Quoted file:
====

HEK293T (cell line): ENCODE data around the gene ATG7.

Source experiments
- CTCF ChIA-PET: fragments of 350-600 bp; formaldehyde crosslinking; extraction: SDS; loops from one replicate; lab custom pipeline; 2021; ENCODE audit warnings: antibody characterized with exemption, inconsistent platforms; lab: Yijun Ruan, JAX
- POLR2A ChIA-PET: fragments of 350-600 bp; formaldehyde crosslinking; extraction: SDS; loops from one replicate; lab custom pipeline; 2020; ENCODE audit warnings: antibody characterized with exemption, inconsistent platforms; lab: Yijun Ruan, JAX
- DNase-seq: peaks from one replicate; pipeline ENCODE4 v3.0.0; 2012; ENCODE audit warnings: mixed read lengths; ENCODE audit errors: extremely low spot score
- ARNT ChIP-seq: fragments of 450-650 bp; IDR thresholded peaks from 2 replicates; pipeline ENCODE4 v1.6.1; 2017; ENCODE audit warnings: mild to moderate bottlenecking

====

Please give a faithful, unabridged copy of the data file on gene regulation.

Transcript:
HEK293T (cell line): ENCODE data around the gene ATG7.

Source experiments
- CTCF ChIA-PET: fragments of 350-600 bp; formaldehyde crosslinking; extraction: SDS; loops from one replicate; lab custom pipeline; 2021; ENCODE audit warnings: antibody characterized with exemption, inconsistent platforms; lab: Yijun Ruan, JAX
- POLR2A ChIA-PET: fragments of 350-600 bp; formaldehyde crosslinking; extraction: SDS; loops from one replicate; lab custom pipeline; 2020; ENCODE audit warnings: antibody characterized with exemption, inconsistent platforms; lab: Yijun Ruan, JAX
- DNase-seq: peaks from one replicate; pipeline ENCODE4 v3.0.0; 2012; ENCODE audit warnings: mixed read lengths; ENCODE audit errors: extremely low spot score
- ARNT ChIP-seq: fragments of 450-650 bp; IDR thresholded peaks from 2 replicates; pipeline ENCODE4 v1.6.1; 2017; ENCODE audit warnings: mild to moderate bottlenecking